The Sweating Sickness in Tudor London (Edward VI, 1551)

On this day in 1551, the boy-King, Edward VI wrote:

“At this time came the sweat into London, which was more vehement than the old sweat.  For if one took cold he died within 3 hours, and if he escaped it held him but 9 hours, or 10 at the most.  Also if he slept … , as he should be very desirous to do, then he raved, and should die raving”.

The 1551 outbreak  of the sweat, also known as the sweating sickness, “carried off many people both noble and commoners”, as Henry Machyn put it (see also July 6th, 2013 posting).  On July 14th of that year, the disease caused the death of Henry Brandon, the Second Duke  of Suffolk, aged fifteen, and only an hour later that of his younger brother Charles, the  Third Duke, aged thirteen or fourteen, at the Bishop of Lincoln’s Palace near Huntingdon, where they had fled in an unsuccessful attempt to escape the epidemic.

There were notable outbreaks in England in 1485, 1507, 1517 and 1528-9 as well as 1551, after which last date the disease disappeared as suddenly and mysteriously as it had appeared, never to return.  Even at the time, it was recognised as distinct from the other deadly diseases of the time, such as the ague or tertian or quartan fever (malaria) and the plague.  Contemporary descriptions by Edward Hall and the physician Thomas Forestier in 1485, and  by the physician John Kaye or Caius in 1552, chart the symptoms as progressing from a sense of apprehension, through  sometimes violent shivering accompanied by severe aches and pains, to   “a … burnyng sweate … : by the tormentyng and vexacion of which … men were so sore handled … that if they were layed in their bed, being not hable to suffre the importunate heat, they cast away the sheets & all the clothes” and “an insaciable thirst”,  delirium, and eventually, after a matter of hours, either death (“all … after yelded up their ghost”),  or in some cases (“not one emongest an hundreth”) a  gradual but complete recovery.  It is possible that the disease killed Arthur Tudor at Ludlow Castle in 1502, while sparing  his wife, Catherine of Aragon, who went on to marry his brother, by then King Henry VIII, in 1509.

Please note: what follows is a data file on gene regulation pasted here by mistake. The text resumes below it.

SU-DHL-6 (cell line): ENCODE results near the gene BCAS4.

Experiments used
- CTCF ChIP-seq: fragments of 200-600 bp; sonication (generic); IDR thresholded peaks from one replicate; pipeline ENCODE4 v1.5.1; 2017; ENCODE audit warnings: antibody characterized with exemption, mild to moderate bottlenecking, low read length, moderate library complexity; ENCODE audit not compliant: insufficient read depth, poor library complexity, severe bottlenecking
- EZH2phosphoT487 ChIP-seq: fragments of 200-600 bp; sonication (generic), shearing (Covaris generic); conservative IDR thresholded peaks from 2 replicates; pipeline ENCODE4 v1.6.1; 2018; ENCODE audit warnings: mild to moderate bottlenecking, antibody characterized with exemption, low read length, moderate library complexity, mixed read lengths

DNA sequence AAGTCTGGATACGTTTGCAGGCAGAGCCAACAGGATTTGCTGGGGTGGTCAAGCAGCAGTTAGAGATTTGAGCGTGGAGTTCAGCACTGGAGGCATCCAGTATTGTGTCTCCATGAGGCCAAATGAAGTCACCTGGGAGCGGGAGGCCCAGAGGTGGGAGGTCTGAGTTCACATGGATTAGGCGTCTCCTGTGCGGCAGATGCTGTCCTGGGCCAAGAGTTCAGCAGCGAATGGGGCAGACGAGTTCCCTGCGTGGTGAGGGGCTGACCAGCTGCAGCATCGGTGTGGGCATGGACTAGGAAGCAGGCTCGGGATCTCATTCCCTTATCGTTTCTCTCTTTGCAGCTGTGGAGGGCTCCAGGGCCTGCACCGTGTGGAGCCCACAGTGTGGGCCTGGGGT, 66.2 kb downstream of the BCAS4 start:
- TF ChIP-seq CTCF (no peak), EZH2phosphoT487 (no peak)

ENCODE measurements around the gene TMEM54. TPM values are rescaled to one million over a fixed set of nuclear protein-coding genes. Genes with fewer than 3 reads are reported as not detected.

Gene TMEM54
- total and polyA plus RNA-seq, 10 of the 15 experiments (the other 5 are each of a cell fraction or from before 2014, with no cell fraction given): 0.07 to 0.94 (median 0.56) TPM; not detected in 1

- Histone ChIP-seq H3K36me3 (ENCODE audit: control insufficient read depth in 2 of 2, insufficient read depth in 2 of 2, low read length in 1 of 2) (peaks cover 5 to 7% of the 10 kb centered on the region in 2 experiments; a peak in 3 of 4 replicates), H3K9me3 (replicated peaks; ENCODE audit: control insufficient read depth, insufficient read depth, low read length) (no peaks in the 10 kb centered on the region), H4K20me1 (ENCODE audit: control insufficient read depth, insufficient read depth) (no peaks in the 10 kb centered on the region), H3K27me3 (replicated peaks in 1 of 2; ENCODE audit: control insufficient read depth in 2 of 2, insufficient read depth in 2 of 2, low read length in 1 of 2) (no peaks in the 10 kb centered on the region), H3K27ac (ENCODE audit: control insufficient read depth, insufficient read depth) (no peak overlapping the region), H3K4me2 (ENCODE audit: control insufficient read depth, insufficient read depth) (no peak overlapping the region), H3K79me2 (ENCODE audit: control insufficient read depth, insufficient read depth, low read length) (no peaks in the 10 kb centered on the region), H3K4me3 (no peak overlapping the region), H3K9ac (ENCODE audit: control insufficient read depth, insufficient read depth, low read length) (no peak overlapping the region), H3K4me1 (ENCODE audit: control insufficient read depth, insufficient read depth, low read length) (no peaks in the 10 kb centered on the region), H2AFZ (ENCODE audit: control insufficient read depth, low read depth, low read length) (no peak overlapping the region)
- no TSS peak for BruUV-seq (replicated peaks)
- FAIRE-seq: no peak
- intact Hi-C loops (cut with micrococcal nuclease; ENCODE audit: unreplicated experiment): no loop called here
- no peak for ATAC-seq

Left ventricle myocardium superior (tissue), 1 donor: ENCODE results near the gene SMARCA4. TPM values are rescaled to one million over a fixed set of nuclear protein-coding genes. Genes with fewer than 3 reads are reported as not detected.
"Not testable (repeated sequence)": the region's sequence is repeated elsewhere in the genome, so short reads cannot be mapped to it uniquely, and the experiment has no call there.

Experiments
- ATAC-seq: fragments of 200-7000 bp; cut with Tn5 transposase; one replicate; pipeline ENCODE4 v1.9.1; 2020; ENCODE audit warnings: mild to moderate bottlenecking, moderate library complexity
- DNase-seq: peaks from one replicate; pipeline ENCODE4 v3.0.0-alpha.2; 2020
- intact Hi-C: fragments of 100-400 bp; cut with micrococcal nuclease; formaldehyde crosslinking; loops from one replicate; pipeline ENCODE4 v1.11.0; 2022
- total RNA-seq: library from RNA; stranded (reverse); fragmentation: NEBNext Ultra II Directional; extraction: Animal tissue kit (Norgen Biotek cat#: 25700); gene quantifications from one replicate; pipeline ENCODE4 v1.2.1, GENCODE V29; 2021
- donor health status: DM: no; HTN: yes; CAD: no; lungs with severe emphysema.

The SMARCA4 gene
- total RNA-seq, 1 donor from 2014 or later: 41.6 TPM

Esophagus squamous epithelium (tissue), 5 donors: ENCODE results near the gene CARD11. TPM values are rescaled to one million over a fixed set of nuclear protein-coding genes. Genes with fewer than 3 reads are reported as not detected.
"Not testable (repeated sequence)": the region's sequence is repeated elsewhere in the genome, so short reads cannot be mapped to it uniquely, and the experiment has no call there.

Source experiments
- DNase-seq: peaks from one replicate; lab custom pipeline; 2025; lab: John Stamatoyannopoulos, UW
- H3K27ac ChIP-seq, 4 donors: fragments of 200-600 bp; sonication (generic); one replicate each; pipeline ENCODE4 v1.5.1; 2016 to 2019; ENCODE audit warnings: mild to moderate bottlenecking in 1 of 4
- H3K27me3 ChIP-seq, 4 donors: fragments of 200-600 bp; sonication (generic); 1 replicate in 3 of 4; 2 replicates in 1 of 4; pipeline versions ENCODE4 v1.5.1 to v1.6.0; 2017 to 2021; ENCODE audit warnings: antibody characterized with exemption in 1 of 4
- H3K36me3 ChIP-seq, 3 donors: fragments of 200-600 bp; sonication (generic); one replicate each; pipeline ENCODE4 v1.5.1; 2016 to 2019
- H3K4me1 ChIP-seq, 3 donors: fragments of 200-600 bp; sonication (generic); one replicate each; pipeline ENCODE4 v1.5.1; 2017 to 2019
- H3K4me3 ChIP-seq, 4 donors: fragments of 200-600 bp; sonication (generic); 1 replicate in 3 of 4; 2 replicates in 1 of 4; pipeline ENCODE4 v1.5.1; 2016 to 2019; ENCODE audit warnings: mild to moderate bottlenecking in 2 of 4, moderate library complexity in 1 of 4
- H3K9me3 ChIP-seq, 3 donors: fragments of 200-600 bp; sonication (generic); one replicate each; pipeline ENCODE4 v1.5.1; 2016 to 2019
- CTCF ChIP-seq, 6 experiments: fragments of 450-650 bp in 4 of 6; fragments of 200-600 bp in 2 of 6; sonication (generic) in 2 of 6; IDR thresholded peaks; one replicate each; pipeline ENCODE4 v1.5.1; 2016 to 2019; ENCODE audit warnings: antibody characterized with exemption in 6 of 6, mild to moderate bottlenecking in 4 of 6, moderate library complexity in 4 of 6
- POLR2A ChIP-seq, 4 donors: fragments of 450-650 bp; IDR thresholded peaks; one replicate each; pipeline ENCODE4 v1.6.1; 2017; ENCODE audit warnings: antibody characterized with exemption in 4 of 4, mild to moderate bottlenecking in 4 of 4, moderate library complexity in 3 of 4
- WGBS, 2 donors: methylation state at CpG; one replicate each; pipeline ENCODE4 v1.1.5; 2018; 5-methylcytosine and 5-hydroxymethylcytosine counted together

Modern epidemiologists have suggested that the sweating sickness may  have been either Hantavirus Pulmonary Syndrome (HPS) or Pulmonary Anthrax (the latter caused by inhaling spores of the bacterium Bacillus anthracis, perhaps contained in contaminated wool).

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